3 Free Agents For The Seattle Kraken To Target As Ron Francis Promises “Aggressive” Summer

During a post-practice press conference on Wednesday, Seattle Kraken general manager Ron Francis suggested that the organization would continue to be “aggressive” in free agency this summer. The expansion franchise has stumbled out of the gate, sitting 30th out of 32 teams in the overall standings this season, and an impotent offense underlines their underwhelming campaign. 

They struggle to consistently generate quality scoring chances (31st in expected goals per-60) and haven’t finished the few opportunities they do generate (28th in goals per game). With Francis’ ambitious proclamations serving as the backdrop, here are three intriguing forward candidates for the Kraken to pursue during the 2022 free agency period.

Bryan Rust, Pittsburgh Penguins

Bryan Rust has missed 22 of the Pittsburgh Penguins’ 55 games so far this season but remains one of their most dependable attacking options, with 42 points in 33 games. His 1.27 points-per-game (P/G) rate ranks third among pending unrestricted free agents (UFAs), and the 30-year-old winger could give the Kraken a much-needed shot in the arm within their forward ranks.

Rust has often ridden shotgun with captain Sidney Crosby but is a versatile offensive force in his own right. According to Corey Sznajder’s All Three Zones tracking project, Rust is an above-average passer, a reliable source of shots, and one of Pittsburgh’s stronger transition players. Pairing Rust with someone like Yanni Gourde – who leads the Kraken by far in shot-assists per-60-minutes at 5v5 – gives him a running-mate capable of unlocking his scoring potential.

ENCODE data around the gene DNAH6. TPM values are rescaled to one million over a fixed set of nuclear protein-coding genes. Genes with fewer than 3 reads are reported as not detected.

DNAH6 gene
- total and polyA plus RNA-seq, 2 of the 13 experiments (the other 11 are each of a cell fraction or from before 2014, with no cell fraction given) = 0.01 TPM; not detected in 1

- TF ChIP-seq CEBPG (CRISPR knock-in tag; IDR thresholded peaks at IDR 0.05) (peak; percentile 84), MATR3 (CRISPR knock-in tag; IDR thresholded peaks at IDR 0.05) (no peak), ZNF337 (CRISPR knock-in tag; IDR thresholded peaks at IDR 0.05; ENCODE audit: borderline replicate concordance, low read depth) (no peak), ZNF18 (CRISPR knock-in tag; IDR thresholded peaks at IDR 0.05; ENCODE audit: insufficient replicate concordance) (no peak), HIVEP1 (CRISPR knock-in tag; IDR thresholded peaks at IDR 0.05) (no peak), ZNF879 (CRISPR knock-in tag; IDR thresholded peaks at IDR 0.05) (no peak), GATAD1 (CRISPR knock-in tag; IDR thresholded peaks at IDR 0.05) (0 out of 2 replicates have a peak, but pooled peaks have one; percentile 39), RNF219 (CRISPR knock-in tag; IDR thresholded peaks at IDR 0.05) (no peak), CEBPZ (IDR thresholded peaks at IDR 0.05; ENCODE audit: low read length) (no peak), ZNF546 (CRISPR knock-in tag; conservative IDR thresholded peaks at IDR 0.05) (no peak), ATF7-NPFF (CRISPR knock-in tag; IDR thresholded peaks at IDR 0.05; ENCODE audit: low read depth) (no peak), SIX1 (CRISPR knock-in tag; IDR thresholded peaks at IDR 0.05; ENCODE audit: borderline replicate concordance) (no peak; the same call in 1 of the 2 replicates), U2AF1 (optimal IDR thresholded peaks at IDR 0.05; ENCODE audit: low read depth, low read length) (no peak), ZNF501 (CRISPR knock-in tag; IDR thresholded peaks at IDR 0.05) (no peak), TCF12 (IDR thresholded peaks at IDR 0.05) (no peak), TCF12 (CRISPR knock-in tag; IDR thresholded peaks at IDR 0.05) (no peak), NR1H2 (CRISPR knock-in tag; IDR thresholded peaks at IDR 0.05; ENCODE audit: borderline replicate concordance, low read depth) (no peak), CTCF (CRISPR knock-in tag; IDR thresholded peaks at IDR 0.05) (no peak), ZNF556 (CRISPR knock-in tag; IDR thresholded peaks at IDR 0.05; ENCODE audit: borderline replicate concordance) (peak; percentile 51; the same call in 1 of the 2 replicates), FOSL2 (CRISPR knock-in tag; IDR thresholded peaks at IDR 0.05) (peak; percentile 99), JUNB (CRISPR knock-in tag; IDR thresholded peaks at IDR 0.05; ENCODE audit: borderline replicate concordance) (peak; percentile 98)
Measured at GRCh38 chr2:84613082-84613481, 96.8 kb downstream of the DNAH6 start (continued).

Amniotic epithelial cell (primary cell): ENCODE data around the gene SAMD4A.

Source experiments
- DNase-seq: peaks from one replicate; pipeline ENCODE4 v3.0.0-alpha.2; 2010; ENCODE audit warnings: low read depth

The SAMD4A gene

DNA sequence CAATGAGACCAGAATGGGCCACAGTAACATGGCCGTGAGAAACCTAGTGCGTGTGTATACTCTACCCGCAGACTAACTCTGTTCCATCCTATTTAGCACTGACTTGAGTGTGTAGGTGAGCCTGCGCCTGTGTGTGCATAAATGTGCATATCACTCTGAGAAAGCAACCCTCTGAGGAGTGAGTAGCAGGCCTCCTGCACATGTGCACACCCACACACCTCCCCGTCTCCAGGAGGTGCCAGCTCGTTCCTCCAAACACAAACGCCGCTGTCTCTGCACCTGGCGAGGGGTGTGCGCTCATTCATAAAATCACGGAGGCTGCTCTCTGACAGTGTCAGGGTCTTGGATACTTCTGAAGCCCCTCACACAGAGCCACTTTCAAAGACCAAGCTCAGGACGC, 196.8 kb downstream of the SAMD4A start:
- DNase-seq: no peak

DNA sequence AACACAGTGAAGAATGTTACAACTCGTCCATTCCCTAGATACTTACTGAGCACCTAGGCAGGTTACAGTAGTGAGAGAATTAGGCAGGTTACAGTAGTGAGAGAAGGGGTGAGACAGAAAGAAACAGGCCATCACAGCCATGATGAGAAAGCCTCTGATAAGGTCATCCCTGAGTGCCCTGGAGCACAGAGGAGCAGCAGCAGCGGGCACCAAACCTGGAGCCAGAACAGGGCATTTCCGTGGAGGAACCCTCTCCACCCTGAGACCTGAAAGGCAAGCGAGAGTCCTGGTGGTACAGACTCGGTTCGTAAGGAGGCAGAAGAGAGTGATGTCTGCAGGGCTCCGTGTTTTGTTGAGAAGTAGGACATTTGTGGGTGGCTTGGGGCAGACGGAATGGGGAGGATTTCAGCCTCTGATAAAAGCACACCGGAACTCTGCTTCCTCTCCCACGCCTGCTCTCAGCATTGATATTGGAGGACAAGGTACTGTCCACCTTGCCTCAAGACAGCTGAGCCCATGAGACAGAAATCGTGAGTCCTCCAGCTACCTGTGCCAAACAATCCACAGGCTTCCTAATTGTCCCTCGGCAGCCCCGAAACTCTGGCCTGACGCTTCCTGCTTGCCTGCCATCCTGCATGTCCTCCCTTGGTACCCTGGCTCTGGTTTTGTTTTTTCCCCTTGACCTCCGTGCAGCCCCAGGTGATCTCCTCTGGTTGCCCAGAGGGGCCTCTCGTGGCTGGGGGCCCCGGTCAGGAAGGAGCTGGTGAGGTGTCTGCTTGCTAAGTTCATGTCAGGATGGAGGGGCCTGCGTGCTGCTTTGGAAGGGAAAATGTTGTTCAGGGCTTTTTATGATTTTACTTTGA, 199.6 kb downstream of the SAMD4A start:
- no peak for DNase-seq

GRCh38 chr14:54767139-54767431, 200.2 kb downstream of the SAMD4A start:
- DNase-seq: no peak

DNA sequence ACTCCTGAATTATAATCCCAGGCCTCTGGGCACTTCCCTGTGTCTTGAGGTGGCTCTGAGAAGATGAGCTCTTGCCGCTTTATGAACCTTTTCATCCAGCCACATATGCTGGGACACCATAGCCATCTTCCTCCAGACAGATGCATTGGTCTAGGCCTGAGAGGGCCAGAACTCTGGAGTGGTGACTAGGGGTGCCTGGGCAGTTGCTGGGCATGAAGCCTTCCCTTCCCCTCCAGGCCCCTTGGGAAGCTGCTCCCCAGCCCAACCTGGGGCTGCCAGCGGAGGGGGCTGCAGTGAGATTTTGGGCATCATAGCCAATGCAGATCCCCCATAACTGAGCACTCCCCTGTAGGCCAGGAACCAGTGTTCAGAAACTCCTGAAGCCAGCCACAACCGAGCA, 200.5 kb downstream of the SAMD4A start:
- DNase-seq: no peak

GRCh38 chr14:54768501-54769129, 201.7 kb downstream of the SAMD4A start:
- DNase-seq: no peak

Related: 4 Reasons The Seattle Kraken Should Trade Captain Mark Giordano

Since 2019-20, Rust ranks 24th in the NHL in goals (67), 44th in points (140 in 144 games), and 31st in P/G (minimum 82 games played). Even as he crests the hill of his pre-and post-age 30 seasons, he’s a near-lock to earn a sizeable raise on his current average annual value (AAV) of $3.5 million per season. 

Compared to most ill-fated free-agent signings, Rust doesn’t have the same wear and tear on his body that would suggest he is likely to physically break down before his contract runs its course. Steady point-per-game skaters don’t hit the open market very frequently, and the rest of the league is salivating at the prospect of stealing him away from a Pittsburgh team navigating a tight cap structure.

Mason Marchment, Florida Panthers

There has arguably not been a greater surprise in the NHL than the Panthers’ Mason Marchment, whose point-per-game pace (28 points in 28 games) represents a tremendous jump in his production. The undrafted winger joined the team through a trade with the Toronto Maple Leafs during the 2019-20 season, and he’s transformed into a galivanting power forward in the Panthers’ run-and-gun system.

Small sample size aside, the underlying numbers point to a sound process driving Marchment’s eye-popping results. At 5v5, the Panthers own 59% of all shots, 61.5% of xGF, and an astronomical 78.4% of all goals when Marchment takes the ice. His absurd finishing is notable (his 16.4% shooting percentage is four times higher than last year’s conversion), but he’s fired a greater number of shots on net year-over-year (9.33 vs. 6.68 shots-per-60).

Related: 3 Seattle Kraken Coaching Candidates If Hakstol Is Fired

Unsurprisingly, the hulking Marchment does most of his damage on the forecheck and cycle, utilizing his massive 6-foot-4 frame to great effect. He is one of the NHL’s most successful forecheckers and has recovered 6.8 dump-ins per-60 at 5v5, the seventh-highest rate this season. As a result, his formidable line completed by rookie Anton Lundell and the underappreciated Sam Reinhart is Florida’s best forward combination by xGF% (minimum 100 minutes played). His tenacious style complements any line, and the Kraken could use a player of his ilk on the roster.